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Thursday, December 18, 2008

> Where is new hospital for Kota Kinabalu ?


Hospital No More!

Health Minister Liow Tiong Lai came under heavy fire today from SAPP after the party was apparently flooded with an avalanche of complaints in recent weeks from the public unhappy with the closure of the Queen Elizabeth Hospital in Kota Kinabalu on Nov 11. 

Earlier, the 27-year-old hospital was ordered to close after the 10-storey Tower Block was declared unsafe on Oct 23. 

"It is obvious from the nature of these complaints that the minister in particular has been sleeping on the job," said Sabah Progressive Party (Sabah) information chief Chong Pit Fah (below), fielding questions from the press.

No one is addressing the immediate problem of the patients of QEH, now scattered to the four winds at various government and private hospitals in the state. 

"Have any of the unfortunate cases been airlifted to Kuala Lumpur and elsewhere in Malaysia for the right amount of medical and health care? Why not? Why place further stress on the already over-stretched government and private hospitals in the state?" he asked.

Chong claimed that private hospitals in the state are not too happy with the Ministry of Health dumping the QEH patients on them without any warning whatsoever. 

Apparently, this has forced them to compromise on the usual quality and standard of healthcare they provide. 

"Their patients are screaming bloody murder and surely this will affect the infant medical tourism industry in Sabah," said Chong. "Who will bear responsibility for the losses in the millions and the damage to the state's reputation?" 

Meanwhile, Chong said government hospitals in Kunak along the east coast, Sipitang near the border with Sarawak and Keningau in the interior are no help either because "they have become white elephants sitting in the Borneo sun because of the shortage of doctors and medical specialists."  

'Nightmare of unimaginable proportions'

The Sapp information chief identified patients awaiting, undergoing or recuperating from surgery as one area of particular concern. 

It has gathered a "reliable estimate" that 500 QEH emergency patients, excluding accident cases, are waiting for their turn on the surgeon’s table at any one time and wonders how many will make it there before it is too late. He did not disclose any figures he had for patients waiting for non-emergency and other kinds of operations.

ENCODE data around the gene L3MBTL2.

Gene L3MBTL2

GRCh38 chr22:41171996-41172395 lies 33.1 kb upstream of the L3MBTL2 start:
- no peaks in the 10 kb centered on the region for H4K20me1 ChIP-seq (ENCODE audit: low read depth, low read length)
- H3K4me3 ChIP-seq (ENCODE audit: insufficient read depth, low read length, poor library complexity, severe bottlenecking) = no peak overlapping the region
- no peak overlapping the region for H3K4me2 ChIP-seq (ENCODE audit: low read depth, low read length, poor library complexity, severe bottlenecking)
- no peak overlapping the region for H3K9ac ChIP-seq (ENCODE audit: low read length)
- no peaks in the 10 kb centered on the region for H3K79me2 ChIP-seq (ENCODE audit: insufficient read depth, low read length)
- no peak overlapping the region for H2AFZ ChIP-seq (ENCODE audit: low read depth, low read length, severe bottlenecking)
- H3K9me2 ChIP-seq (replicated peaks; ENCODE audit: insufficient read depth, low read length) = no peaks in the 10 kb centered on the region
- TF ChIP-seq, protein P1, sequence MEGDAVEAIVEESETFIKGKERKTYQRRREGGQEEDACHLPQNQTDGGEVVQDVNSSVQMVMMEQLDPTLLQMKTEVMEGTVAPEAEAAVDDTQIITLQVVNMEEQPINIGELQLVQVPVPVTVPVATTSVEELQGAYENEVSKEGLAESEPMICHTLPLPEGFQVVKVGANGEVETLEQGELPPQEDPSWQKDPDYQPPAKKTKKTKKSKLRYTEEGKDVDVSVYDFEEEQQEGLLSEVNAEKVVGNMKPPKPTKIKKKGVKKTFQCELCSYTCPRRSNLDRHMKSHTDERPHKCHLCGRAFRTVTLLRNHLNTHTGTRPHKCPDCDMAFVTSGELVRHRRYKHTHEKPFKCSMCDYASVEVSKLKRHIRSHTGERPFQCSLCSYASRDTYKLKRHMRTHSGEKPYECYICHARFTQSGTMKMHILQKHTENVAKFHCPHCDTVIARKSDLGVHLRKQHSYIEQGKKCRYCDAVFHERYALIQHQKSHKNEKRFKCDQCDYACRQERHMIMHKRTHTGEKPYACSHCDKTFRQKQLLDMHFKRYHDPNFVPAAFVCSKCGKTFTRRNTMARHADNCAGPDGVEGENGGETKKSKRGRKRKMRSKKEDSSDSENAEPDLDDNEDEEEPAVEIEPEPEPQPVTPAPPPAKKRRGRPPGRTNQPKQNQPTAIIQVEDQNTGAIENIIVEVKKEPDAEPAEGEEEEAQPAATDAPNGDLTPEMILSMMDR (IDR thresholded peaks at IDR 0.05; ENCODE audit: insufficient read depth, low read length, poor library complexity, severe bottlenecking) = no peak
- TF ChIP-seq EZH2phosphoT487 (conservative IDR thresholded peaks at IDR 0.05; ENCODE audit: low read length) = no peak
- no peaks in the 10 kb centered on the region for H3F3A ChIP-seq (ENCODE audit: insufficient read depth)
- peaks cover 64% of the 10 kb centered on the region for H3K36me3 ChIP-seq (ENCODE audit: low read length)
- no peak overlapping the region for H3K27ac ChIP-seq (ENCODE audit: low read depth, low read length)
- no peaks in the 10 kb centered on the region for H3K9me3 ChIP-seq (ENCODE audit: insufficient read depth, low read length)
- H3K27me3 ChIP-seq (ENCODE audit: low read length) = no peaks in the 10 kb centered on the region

"This is a nightmare of unimaginable proportions for everybody involved. How many people have actually died directly as a result of the sheer incompetence and gross negligence of the authorities in handling the QEH crisis? We demand answers and figures," said Chong who warned that he would not hesitate to call for heads to roll if the authorities concerned don’t get their act together soon. 

"We are not at this stage demanding the resignation of anyone involved in this sorry episode. That might only further compound the woes of the long-suffering patients of QEH. We urge everyone involved to get cracking on the job. Shape up or ship out!" 

The fear is that what the party has learnt so far may just be the tip of the iceberg and there is suspicion that the health minister is yet to comprehend the sheer magnitude of the problem caused by the closure of QEH.  

"Is this the kind of efficiency the federal government is going to demonstrate with the so-called Sabah Development Corridor i.e. if it is not just another BN gimmick to hoodwink the masses?" asked Chong whose party pulled out from the Barisan Nasional on Sept 17 expressing no confidence in the federal leadership and citing a long history of unkept promises. 

"We demand that full disclosure be made on the continuing saga of the patients of QEH and whether the necessary level of support is there for them from the medical community." 

Poor crisis management

The party suspects that the health minister did not authorise a crisis management team as soon as the magnititude of the QEH crisis surfaced, and if so, the team could have been keeping everyone in the dark while not making any visible difference to the problem either.  

The federal government's bungled response to the landslide tragedy at Bukit Antarabangsa in Kuala Lumpur is cited as an example of the poor preparedness of the authorities to manage crisis situations. 

Also, the fact of the matter is that the people of Kota Kinabalu are today in the most unfortunate situation of having no General Hospital because the criticism is that the Ministry of Health failed to take pre-emptive measures to save the QEH when serious problems surfaced shortly after it was first built 

"Yet the federal government casually mentions in Parliament that KK might be hit by an earthquake in the future," points out Chong. 

"God forbid that such a thing ever happens. This federal government surely has no capability to handle the crisis that would surely follow - the fires, floods, outbreak of diseases and disruption to the infrastructure and services and the economy." 

In a parting shot, the SAPP information chief drew unfavourable comparisons with Singapore which has a population only slightly more than Sabah in a tiny area and yet has made so many hospitals available to its people. 

"They left Malaysia in 1965 and look where they are today? We remained and what have we to show for it? At the bottom of the dung heap," fumed Chong. 

“Not even a decent general hospital for the state capital! Where is the justice for the people of Sabah when the federal government and Petronas have been heartlessly milking us dry?” - Malaysiakini.

What is the Chief Minister doing? What is the Health Minister doing? Where is the new hospital for Kota Kinabalu? - My Journal.